Twenty-five years ago, professor Frederick Busch designed Living Writers as a way to bring students together with famous writers.
Some students adjust to college easily and naturally, while others struggle and even falter. A new online non-credit “course,” comprised of 13 short videos made by Colgate faculty, is designed to minimize the mystery about what it takes to succeed. The series also includes many student-produced video responses featuring current students and alumni. Read more
Colgate students are participating in internships in a variety of fields and locations this summer. This post is by Paul Sirma ‘15, a mathematical economics major from Dar es Salaam, Tanzania who is interning with Ifakara Health Institute.
This summer, I interned with Ifakara Health Institute (IHI), an independent, non-profit organization that conducts a wide range of health-related research in Tanzania. I first started to develop an interest in public health during my first year at Colgate in my scientific perspectives class, CORE AIDS, taught by Jun Yoshino. I was fascinated by how little I knew about the prevalence of HIV/AIDS in my home city, Dar es Salaam.
Taking a tour is one of the best ways for prospective students to get a feel for campus, to learn about the student experience, and to discover what Colgate has to offer both inside and outside the classroom. It’s also a bit of a hike.
As a tour guide and summer intern with the Office of Admission, Katie Williams ’15, a geography and history double major from Washington, D.C., decided there had to be a better way for tour groups to tackle Colgate’s legendary hillside.
In true Colgate fashion, Williams turned this question into a research project for her Geographic Information Systems (GIS) course with Professor Peter Scull.
Jodi Forward ’15, a Sherborn, Mass., resident and neuroscience major at Colgate, is working as an intern at Brigham and Women’s Hospital in Boston. Forward is an American Cancer Society Junior Research Fellow under the guidance of Elisabeth Battinelli.
“I ended up at Brigham and Women’s Hospital through the Fuller Fellowship of the American Cancer Society,” said Forward. “Once I was accepted as a fellow, the program placed me in a laboratory based on my interests. I am from a town outside of Boston, so I was placed in a location near home.”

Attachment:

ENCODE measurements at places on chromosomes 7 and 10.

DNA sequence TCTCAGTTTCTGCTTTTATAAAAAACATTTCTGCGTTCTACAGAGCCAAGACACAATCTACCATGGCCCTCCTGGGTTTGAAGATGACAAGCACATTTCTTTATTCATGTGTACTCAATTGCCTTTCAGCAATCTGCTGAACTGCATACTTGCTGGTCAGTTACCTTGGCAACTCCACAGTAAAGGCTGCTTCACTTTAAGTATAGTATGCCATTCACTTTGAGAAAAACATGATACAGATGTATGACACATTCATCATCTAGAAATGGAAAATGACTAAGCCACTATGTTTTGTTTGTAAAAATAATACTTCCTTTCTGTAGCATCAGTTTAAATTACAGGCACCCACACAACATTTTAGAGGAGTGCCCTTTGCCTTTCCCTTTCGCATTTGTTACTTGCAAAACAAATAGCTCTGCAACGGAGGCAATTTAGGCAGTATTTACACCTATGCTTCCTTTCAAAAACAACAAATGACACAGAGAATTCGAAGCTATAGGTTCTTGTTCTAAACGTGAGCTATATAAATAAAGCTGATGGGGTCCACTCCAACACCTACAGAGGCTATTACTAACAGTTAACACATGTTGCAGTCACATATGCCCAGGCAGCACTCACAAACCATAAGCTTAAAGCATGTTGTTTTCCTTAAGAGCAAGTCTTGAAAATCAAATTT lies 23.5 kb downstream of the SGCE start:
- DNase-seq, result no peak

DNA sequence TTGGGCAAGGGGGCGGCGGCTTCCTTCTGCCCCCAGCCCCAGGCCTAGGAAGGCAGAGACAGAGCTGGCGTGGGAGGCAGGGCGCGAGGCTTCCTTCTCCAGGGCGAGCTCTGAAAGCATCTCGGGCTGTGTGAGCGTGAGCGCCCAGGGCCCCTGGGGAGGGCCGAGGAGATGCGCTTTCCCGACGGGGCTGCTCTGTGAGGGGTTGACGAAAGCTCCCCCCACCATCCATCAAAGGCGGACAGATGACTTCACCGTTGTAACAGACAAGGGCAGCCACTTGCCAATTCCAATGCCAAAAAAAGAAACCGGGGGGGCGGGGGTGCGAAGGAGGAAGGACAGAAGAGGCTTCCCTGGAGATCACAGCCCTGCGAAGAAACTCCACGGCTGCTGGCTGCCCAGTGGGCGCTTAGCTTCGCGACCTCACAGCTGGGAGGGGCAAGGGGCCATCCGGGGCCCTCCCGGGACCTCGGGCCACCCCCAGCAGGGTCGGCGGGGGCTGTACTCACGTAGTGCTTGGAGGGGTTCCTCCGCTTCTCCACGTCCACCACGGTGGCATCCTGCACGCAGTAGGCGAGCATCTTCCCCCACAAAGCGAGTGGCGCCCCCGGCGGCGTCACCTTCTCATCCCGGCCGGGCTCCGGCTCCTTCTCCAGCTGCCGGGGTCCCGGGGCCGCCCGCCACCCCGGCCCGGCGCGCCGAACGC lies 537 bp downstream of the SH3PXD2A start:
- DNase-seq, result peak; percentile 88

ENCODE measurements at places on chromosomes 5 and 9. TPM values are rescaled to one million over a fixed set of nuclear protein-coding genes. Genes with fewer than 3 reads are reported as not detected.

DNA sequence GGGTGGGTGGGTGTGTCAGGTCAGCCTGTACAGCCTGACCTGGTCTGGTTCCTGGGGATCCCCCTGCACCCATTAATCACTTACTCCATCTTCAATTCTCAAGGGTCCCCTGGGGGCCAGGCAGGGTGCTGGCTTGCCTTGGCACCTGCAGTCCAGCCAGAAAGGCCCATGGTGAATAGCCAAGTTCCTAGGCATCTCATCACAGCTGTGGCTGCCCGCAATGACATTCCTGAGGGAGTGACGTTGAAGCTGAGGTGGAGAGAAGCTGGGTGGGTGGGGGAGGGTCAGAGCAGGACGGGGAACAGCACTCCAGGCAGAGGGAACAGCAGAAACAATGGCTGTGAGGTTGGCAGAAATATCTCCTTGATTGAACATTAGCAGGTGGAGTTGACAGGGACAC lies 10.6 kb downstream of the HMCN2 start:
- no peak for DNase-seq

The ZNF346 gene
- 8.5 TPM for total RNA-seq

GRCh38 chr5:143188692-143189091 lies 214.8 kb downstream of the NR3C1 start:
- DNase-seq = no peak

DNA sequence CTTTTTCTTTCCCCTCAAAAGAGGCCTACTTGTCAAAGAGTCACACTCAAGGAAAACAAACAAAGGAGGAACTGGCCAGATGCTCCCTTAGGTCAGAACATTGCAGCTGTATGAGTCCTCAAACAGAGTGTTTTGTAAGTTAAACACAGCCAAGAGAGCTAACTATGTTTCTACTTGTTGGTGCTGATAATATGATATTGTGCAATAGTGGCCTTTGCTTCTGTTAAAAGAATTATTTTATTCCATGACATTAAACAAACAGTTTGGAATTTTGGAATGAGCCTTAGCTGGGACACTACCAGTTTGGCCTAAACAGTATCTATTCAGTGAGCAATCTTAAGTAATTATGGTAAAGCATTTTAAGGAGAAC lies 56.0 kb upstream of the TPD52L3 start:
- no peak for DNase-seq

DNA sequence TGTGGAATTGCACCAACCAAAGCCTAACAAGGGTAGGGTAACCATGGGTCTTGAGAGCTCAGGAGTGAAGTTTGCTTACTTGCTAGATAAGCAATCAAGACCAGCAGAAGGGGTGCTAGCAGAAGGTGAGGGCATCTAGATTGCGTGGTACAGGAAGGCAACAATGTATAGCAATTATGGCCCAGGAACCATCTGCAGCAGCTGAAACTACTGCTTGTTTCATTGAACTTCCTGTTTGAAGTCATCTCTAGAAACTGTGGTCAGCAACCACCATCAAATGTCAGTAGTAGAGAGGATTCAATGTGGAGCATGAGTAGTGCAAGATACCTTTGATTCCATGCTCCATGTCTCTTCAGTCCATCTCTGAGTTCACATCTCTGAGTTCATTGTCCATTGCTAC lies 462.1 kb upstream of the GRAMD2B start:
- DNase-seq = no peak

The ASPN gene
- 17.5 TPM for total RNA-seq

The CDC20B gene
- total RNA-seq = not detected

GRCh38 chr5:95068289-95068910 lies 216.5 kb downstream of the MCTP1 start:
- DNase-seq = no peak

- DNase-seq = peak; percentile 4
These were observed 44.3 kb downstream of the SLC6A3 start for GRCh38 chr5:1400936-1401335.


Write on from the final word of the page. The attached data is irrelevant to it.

Colgate professors Spencer Kelly and Yukari Hirata have produced the first in what will be a new series of videos designed to communicate the broad societal benefits of a liberal arts education, as well as the particular ways Colgate students learn and grow.
Colgate University President Jeffrey Herbst today announced the selection of Rachel Reuben as vice president for communications, effective July 28.
Reuben will join Colgate from Ithaca College, where, as associate vice president for marketing communications since 2010, she has overseen strategic marketing and branding of the college, as well as advancement and athletic communications, media relations, social media, digital strategy, recruitment marketing, and editorial and creative services.
Jessica Hall ‘14, of Gallatin, Tenn., has been awarded a Fulbright English Teaching Assistantship (ETA) to South Korea.
Hall, a double major in English literature and anthropology, has had a strong interest in South Korean music and theater since high school. Her senior thesis in anthropology focused on Korean popular music and the fan communities that have developed around it.
Emma Ellis ‘14, of Northwood, N.J., has been awarded a Fulbright English Teaching Assistantship (ETA) to Mongolia.
Ellis, an English major with a concentration in creative writing, was a peer consultant at Colgate’s Writing and Speaking Center, where she found helping students to effectively communicate their thoughts to be inspiring and personally gratifying. Ellis said she hopes to have similar impact on her students in Mongolia.
Margaretta Burdick ‘14, of Bedford, N.Y., has been awarded a Fulbright English Teaching Assistantship (ETA) to Turkey, where she will serve as an English teaching assistant in a university setting.
A double major in political Science and psychology, Burdick first experienced Turkish culture during a brief trip to Istanbul while she was on Colgate’s Geneva Study Group, where she also did a major research paper on Turkey’s possible accession to the European Union.
Neal Barsch ‘14, of Englewood, Colo., has been awarded a Fulbright research grant to travel to the Philippines to study the use of mobile banking technologies for rural populations.
An economics major with a minor in music, Barsch will examine the feasibility of bringing mobile financial services, such as branchless banking, to the rural poor by using the existing infrastructure of the country’s ubiquitous Sari-Sari stores.
Marjorie Bradley Kellogg, associate professor of English and scene designer at Colgate, was recently awarded The Robert L.B. Tobin Award for Lifetime Achievement in Theatrical Design. The prestigious award was presented by the Theatre Development Fund earlier this month at the Hudson Theater in New York City.
Kellogg was presented with the award by Kenny Leon, the director whose most recent Broadway work includes Holler If Ya Hear Me, A Raisin in the Sun, and Fences.